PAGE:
But not everyone is happy to shed tears either publicly or privately. For many reasons (including our histories and insecurities), shedding tears can make us feel vulnerable and out of control. That’s understandable. But if you have a hard time allowing yourself to cry, you might find what the Bible says about tears enlightening and even liberating.

For example, in Luke 19:41, Jesus—the Creator, the Alpha and the Omega, the Beginning and the End—wept over Jerusalem and was grieved that the Jews did not recognize Him as Savior. The Greek word translated “wept” means more than just shedding a few silent tears—it means “to wail aloud.” That’s some serious crying!

Jesus wailed. David soaked his bed with tears. Joseph cried. Jacob kissed Rachel and cried aloud. Ezra threw himself on the ground and wept. In Zephaniah, shepherds wailed. In Isaiah, even brave men cried in the streets. If it’s okay for Christ our Lord and other brave men to cry, isn’t it okay for us to do the same in vulnerable moments?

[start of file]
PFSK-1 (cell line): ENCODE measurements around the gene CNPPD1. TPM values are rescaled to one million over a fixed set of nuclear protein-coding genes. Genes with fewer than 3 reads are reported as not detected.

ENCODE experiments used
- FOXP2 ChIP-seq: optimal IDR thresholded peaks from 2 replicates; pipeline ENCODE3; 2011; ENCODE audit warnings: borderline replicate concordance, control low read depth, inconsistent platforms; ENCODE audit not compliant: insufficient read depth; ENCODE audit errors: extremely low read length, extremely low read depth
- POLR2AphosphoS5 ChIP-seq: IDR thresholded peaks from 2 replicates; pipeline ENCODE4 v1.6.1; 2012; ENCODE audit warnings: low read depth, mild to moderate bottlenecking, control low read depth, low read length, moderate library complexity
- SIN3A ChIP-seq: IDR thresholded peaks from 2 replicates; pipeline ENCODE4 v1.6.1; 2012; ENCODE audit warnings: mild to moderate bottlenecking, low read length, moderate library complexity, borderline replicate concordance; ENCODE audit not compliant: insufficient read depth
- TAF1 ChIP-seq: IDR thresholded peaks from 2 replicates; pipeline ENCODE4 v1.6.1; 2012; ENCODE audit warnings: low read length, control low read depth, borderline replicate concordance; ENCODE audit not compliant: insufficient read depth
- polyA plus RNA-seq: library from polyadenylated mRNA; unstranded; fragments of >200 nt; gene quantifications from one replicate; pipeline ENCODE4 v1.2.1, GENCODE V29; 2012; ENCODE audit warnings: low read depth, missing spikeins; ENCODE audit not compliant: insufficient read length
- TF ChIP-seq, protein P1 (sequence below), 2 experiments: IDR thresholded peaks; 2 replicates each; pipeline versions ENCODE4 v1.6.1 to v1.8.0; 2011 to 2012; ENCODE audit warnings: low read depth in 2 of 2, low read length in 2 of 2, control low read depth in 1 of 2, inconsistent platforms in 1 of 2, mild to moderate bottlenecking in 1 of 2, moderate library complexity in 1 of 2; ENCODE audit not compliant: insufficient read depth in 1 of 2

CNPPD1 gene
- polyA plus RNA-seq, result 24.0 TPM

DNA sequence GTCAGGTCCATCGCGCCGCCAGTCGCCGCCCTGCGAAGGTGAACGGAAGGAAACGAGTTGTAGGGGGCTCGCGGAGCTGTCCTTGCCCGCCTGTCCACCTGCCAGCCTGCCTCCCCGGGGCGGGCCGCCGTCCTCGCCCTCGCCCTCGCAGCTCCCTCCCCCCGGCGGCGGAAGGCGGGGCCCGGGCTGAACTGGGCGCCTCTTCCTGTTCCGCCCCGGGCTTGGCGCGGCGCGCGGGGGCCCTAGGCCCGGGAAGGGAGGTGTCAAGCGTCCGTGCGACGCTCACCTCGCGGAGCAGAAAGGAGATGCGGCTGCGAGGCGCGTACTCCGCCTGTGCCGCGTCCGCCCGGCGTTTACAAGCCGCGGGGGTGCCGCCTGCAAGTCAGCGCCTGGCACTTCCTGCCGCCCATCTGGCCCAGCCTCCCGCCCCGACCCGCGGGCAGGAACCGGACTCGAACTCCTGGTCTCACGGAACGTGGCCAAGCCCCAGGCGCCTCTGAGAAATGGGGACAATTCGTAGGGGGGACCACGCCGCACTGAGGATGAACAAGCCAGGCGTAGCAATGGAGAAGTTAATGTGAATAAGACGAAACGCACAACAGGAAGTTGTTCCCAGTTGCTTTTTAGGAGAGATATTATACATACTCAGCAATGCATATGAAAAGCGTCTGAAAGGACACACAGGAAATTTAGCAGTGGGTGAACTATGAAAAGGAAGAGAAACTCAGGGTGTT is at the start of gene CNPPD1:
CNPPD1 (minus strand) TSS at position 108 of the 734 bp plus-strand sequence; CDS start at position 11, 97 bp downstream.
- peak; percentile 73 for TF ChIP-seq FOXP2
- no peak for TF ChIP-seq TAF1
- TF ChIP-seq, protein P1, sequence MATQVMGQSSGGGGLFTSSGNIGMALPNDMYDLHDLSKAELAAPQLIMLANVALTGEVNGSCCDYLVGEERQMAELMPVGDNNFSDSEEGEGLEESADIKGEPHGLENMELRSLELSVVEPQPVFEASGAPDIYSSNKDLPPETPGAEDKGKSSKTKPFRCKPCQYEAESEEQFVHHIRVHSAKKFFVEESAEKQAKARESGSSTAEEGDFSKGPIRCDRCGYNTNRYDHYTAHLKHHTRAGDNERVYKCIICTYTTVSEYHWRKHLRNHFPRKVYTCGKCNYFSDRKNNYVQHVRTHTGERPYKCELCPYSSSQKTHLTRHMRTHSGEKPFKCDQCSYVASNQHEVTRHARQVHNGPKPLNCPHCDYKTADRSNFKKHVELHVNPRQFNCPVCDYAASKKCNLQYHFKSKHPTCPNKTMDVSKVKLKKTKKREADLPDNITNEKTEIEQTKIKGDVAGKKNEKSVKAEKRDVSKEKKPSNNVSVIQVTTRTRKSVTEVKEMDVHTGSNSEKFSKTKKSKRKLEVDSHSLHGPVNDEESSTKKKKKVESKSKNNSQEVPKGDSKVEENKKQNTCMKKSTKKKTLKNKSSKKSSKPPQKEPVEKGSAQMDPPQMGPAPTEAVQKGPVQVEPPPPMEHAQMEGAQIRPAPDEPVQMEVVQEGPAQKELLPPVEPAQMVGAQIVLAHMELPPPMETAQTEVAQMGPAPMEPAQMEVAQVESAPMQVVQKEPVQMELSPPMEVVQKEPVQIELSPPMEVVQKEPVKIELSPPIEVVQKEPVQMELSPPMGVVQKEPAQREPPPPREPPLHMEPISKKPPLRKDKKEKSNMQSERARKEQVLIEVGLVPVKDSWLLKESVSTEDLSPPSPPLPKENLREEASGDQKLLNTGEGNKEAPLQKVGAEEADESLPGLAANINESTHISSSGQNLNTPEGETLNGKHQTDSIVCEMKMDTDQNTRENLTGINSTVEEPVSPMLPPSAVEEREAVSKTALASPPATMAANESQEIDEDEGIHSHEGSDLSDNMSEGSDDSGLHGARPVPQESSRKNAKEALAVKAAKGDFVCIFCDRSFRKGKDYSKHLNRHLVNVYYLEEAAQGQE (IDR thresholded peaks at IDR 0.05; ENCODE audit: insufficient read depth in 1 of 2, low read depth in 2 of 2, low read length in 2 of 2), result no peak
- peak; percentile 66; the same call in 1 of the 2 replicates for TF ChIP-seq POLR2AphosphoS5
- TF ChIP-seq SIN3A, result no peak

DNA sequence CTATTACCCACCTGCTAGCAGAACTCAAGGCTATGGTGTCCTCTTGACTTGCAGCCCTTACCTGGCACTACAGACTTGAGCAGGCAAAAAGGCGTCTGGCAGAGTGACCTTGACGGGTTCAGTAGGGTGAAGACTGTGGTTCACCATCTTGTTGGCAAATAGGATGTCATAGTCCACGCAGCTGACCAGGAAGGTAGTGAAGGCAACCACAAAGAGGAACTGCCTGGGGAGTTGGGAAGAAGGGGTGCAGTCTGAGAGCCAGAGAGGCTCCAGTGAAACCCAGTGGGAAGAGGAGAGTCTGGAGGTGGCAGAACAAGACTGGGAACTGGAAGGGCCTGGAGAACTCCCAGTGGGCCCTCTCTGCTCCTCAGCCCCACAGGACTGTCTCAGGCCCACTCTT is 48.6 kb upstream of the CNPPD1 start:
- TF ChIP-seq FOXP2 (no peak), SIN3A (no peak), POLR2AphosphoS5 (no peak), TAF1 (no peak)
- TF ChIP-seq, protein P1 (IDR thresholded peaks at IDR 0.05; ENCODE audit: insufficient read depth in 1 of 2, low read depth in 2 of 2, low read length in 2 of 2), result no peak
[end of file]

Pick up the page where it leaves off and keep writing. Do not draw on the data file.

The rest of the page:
“Cast all your anxiety on him because he cares for you” (1 Peter 5:7).



Lord, I am so grateful that I can come to you honestly with my tears. You are not a God who despises weakness. You invite me to bring all that I am and all that I struggle with to you. Thank you that you aren’t unable to identify with my sadness and grief. I love you. Amen.


Are you comfortable or uncomfortable with tears? Take your feelings about crying to the Lord and ask Him to reveal if there are any life factors that He would like to change your perspective about that have contributed to your comfort level with crying.